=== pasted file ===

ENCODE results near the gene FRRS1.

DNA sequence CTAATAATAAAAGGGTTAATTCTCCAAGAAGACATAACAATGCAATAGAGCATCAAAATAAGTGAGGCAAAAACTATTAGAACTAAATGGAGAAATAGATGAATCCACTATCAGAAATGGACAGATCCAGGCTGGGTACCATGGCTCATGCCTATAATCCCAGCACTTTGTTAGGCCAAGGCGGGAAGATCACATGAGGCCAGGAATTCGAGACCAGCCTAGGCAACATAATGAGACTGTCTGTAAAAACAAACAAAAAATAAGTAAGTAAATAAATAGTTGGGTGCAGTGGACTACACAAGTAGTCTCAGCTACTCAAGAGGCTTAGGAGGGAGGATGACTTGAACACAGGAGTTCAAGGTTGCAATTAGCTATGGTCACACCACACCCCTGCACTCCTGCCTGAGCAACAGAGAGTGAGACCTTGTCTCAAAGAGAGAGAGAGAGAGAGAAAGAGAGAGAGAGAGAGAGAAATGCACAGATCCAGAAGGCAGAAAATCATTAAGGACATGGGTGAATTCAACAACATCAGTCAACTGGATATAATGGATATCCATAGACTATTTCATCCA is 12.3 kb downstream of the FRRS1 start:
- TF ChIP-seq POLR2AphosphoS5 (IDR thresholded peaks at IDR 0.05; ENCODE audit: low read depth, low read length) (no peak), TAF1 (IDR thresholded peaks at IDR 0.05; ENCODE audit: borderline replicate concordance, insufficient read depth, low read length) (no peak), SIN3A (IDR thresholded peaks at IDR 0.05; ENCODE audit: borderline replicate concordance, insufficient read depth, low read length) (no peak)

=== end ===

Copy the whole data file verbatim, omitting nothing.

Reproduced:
ENCODE results near the gene FRRS1.

DNA sequence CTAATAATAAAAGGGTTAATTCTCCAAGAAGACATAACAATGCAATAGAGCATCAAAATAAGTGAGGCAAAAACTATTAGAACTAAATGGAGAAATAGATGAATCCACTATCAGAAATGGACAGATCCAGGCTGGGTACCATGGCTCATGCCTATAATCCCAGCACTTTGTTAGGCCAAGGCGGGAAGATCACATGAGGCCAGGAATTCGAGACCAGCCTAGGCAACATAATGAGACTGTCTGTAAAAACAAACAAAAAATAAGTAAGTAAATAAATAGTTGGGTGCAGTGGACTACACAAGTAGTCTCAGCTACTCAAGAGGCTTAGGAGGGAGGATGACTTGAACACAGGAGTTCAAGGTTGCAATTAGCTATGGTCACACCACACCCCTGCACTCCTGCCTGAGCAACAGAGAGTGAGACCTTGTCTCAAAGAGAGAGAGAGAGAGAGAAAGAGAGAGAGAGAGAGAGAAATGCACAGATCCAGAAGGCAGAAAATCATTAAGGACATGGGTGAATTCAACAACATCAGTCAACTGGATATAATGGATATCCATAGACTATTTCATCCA is 12.3 kb downstream of the FRRS1 start:
- TF ChIP-seq POLR2AphosphoS5 (IDR thresholded peaks at IDR 0.05; ENCODE audit: low read depth, low read length) (no peak), TAF1 (IDR thresholded peaks at IDR 0.05; ENCODE audit: borderline replicate concordance, insufficient read depth, low read length) (no peak), SIN3A (IDR thresholded peaks at IDR 0.05; ENCODE audit: borderline replicate concordance, insufficient read depth, low read length) (no peak)